FG generates over N382.52bn import duties from Apapa, Tin-can Ports in H1

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The Federal Government has raked in approximately N382.52 billion as revenue generated by the Nigeria Customs Service (NCS) in the nation’s two major economic gateways, Apapa and Tin-Can Island Ports (TICP) commands.

The revenue, which was announced recently by both Customs commands in a separate reports, represents the amount generated in Customs duties paid by Nigerian importers on their imported cargoes from the month of January to June (first six months) 2019.

As the major seaports that handle over 70 percent of Nigeria’s import cargoes, Apapa and Tin-Can Island Ports, also generates over 70 percent of revenue, collected for the government from the seaports.

Ironically, the roads leading to both seaports are presently in bad shape as motorists, commuters and port users, find it increasingly difficult to access Apapa port city where both ports are located, due to the traffic gridlock that has become a daily reoccurrence, since the last five years.

The traffic situation worsened due to the failure of government to utilise a fraction of the trillions generated from the ports annually by Customs, NPA, NIMASA, SON and others, to repair the bad portions of Apapa-Oshodi Expressway, the major access into Apapa.

For this singular reason, majority of the trucks and trailers going to the seaports and oil tank farms littered in all parts of Apapa city, are forced to pass through Ijora-Apapa-Wharf road, thereby creating travel difficulties for motorists and port users.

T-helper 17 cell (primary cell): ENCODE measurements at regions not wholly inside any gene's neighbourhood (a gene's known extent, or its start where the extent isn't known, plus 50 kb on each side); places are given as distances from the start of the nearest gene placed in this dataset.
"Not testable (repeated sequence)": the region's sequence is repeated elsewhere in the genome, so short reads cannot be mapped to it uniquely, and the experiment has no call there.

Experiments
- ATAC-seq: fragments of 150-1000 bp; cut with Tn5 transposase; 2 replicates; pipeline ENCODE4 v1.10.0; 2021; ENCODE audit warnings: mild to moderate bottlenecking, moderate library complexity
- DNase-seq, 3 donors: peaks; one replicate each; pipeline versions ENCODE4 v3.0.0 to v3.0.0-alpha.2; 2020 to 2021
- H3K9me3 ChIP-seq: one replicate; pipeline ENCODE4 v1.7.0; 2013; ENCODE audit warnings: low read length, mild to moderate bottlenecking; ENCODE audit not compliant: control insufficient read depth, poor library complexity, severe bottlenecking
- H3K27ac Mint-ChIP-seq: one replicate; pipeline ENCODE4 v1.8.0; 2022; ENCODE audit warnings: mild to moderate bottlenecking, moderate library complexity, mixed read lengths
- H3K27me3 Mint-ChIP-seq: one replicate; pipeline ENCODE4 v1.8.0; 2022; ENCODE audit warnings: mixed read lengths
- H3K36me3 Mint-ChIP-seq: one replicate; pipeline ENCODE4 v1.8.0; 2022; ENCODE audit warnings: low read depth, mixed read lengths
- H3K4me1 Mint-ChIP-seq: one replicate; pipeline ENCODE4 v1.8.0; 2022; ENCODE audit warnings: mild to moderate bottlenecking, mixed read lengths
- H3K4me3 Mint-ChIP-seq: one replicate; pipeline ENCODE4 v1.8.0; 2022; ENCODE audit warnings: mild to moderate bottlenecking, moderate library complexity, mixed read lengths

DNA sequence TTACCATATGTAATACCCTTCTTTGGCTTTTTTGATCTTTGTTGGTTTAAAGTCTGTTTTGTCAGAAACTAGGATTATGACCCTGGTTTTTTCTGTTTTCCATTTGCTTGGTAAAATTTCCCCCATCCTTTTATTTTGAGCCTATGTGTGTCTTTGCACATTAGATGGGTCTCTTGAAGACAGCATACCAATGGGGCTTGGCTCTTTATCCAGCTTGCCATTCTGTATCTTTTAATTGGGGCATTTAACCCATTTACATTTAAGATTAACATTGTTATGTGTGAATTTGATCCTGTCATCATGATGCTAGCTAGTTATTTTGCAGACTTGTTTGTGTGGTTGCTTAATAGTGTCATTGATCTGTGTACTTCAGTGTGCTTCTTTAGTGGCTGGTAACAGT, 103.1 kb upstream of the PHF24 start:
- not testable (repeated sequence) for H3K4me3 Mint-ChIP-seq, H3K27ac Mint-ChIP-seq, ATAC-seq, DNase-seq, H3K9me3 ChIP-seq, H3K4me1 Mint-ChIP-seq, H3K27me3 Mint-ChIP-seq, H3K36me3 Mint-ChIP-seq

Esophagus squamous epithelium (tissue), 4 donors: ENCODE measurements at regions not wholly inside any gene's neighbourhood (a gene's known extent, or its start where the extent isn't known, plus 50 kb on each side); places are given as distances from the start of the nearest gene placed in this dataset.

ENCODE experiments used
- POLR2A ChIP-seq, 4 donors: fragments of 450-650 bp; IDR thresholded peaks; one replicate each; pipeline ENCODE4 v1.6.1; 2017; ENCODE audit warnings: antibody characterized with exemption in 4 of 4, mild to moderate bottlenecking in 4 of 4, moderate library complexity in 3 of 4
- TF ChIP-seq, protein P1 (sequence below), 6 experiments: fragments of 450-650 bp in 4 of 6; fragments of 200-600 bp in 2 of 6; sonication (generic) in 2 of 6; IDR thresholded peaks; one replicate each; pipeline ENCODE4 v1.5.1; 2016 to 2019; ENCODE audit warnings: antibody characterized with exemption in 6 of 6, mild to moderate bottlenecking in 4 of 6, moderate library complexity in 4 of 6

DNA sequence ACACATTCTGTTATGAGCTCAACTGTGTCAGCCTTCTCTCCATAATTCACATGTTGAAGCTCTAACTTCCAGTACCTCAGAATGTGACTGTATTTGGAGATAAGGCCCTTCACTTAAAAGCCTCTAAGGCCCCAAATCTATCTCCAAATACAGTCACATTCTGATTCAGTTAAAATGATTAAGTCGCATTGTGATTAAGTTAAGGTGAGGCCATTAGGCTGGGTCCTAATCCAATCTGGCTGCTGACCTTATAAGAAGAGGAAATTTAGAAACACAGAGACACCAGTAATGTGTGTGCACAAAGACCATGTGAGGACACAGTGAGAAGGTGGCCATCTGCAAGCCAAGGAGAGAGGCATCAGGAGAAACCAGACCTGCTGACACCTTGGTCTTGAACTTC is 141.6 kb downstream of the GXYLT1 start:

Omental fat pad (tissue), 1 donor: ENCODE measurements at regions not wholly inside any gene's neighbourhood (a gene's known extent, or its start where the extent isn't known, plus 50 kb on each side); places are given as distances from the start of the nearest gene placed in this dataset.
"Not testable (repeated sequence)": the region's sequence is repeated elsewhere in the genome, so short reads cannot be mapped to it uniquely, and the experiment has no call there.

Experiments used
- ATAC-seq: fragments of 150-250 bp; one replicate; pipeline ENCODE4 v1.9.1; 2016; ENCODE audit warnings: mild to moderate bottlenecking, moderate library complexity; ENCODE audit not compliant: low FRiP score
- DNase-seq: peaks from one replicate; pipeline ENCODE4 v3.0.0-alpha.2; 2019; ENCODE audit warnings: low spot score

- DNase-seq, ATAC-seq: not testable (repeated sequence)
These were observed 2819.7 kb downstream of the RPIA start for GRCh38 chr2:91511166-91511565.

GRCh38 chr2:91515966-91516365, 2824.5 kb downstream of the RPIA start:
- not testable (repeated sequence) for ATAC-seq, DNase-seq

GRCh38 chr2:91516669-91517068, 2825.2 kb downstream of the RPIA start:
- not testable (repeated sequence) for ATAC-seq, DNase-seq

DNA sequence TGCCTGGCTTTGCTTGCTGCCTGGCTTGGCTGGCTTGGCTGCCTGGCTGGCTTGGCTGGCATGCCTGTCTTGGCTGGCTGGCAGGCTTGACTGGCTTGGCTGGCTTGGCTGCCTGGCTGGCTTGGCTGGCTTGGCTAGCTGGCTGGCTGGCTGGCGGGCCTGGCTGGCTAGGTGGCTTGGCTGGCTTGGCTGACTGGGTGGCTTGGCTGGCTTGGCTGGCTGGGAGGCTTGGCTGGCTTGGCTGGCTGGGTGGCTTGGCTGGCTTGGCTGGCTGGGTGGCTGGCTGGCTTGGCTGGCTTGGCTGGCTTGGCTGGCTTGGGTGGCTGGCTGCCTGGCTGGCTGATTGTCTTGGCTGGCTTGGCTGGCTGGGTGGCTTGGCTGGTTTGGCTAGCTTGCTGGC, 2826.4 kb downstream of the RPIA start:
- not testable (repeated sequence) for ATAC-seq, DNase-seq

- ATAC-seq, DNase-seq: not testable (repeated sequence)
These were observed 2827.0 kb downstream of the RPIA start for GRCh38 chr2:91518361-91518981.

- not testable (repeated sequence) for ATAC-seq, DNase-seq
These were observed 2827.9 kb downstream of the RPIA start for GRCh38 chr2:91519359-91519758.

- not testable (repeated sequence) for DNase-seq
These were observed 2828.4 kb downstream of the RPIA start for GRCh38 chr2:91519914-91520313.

Tony Anakebe, a Lagos-based Customs Licensed Agents, said the seaports are the goose that lay the golden eggs for the Federal Government, yet the government has failed to invest in development of port infrastructure especially roads.

Meanwhile, the Customs revenue was over N33.27 billion higher than about N349.27 billion generated by both Customs commands within the first half of 2018.… Read More...

Apapa: How congestion, gridlock deny port city of business hub benefits

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Unlike port cities around the world, Apapa, Nigeria’s premier port city, is not making the most of its position compared to port cities around the world. Major port cities of the world, including London, Amsterdam, Shanghai in China, Rotterdam in Holland and Singapore, are business hubs where thriving business activities lead to increased construction and…

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Apapa: Trailer Park largely full, but challenges abound

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Though work continues on the Tin Can Trailer Park being constructed along the Apapa-Oshodi Expressway with the contractor and sub-contractors struggling to put in place the necessary facilities, the park is about 90 percent occupied by trailers of various shapes and sizes.

A visit to the park shows that the challenges associated with using it are quite enormous. Besides the absence of water, electricity and toilet facilities which have been the excuse for the delay in officially commissioning the park, chaos, disorder, indiscriminate waste disposal are ringing bell at the park.